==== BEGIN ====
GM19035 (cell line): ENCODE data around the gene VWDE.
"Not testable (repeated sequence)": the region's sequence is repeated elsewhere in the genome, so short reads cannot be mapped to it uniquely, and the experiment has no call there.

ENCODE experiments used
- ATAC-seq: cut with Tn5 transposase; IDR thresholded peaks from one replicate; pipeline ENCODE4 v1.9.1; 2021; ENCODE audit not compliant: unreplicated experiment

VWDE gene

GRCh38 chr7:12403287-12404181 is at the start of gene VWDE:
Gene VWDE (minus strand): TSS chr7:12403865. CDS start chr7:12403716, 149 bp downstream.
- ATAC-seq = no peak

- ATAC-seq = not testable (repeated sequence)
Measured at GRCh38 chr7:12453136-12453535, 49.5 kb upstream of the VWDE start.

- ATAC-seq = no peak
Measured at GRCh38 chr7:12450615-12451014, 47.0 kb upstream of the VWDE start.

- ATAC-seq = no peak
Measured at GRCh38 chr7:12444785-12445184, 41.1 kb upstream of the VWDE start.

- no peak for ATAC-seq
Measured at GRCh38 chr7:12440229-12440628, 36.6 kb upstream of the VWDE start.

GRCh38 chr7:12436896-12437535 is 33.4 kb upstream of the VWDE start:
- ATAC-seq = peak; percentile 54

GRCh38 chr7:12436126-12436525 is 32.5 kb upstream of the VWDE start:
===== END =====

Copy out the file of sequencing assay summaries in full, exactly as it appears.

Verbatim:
GM19035 (cell line): ENCODE data around the gene VWDE.
"Not testable (repeated sequence)": the region's sequence is repeated elsewhere in the genome, so short reads cannot be mapped to it uniquely, and the experiment has no call there.

ENCODE experiments used
- ATAC-seq: cut with Tn5 transposase; IDR thresholded peaks from one replicate; pipeline ENCODE4 v1.9.1; 2021; ENCODE audit not compliant: unreplicated experiment

VWDE gene

GRCh38 chr7:12403287-12404181 is at the start of gene VWDE:
Gene VWDE (minus strand): TSS chr7:12403865. CDS start chr7:12403716, 149 bp downstream.
- ATAC-seq = no peak

- ATAC-seq = not testable (repeated sequence)
Measured at GRCh38 chr7:12453136-12453535, 49.5 kb upstream of the VWDE start.

- ATAC-seq = no peak
Measured at GRCh38 chr7:12450615-12451014, 47.0 kb upstream of the VWDE start.

- ATAC-seq = no peak
Measured at GRCh38 chr7:12444785-12445184, 41.1 kb upstream of the VWDE start.

- no peak for ATAC-seq
Measured at GRCh38 chr7:12440229-12440628, 36.6 kb upstream of the VWDE start.

GRCh38 chr7:12436896-12437535 is 33.4 kb upstream of the VWDE start:
- ATAC-seq = peak; percentile 54

GRCh38 chr7:12436126-12436525 is 32.5 kb upstream of the VWDE start: